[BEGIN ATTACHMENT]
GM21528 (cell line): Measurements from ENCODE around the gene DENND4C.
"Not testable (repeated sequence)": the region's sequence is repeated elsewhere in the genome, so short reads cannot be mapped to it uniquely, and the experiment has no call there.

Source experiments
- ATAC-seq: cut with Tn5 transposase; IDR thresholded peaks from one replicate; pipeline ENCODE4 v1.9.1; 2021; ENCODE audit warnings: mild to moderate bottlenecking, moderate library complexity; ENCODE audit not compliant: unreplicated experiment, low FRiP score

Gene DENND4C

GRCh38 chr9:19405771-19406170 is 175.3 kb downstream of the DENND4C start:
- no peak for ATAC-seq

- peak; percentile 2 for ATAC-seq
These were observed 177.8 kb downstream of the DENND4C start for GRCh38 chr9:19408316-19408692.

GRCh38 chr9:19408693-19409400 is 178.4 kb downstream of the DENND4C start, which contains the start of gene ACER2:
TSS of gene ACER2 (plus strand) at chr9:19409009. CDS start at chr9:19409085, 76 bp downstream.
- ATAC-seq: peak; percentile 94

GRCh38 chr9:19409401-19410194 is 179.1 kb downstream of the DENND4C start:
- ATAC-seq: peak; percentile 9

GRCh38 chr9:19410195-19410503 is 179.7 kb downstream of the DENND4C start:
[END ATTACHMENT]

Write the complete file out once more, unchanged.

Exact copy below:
GM21528 (cell line): Measurements from ENCODE around the gene DENND4C.
"Not testable (repeated sequence)": the region's sequence is repeated elsewhere in the genome, so short reads cannot be mapped to it uniquely, and the experiment has no call there.

Source experiments
- ATAC-seq: cut with Tn5 transposase; IDR thresholded peaks from one replicate; pipeline ENCODE4 v1.9.1; 2021; ENCODE audit warnings: mild to moderate bottlenecking, moderate library complexity; ENCODE audit not compliant: unreplicated experiment, low FRiP score

Gene DENND4C

GRCh38 chr9:19405771-19406170 is 175.3 kb downstream of the DENND4C start:
- no peak for ATAC-seq

- peak; percentile 2 for ATAC-seq
These were observed 177.8 kb downstream of the DENND4C start for GRCh38 chr9:19408316-19408692.

GRCh38 chr9:19408693-19409400 is 178.4 kb downstream of the DENND4C start, which contains the start of gene ACER2:
TSS of gene ACER2 (plus strand) at chr9:19409009. CDS start at chr9:19409085, 76 bp downstream.
- ATAC-seq: peak; percentile 94

GRCh38 chr9:19409401-19410194 is 179.1 kb downstream of the DENND4C start:
- ATAC-seq: peak; percentile 9

GRCh38 chr9:19410195-19410503 is 179.7 kb downstream of the DENND4C start: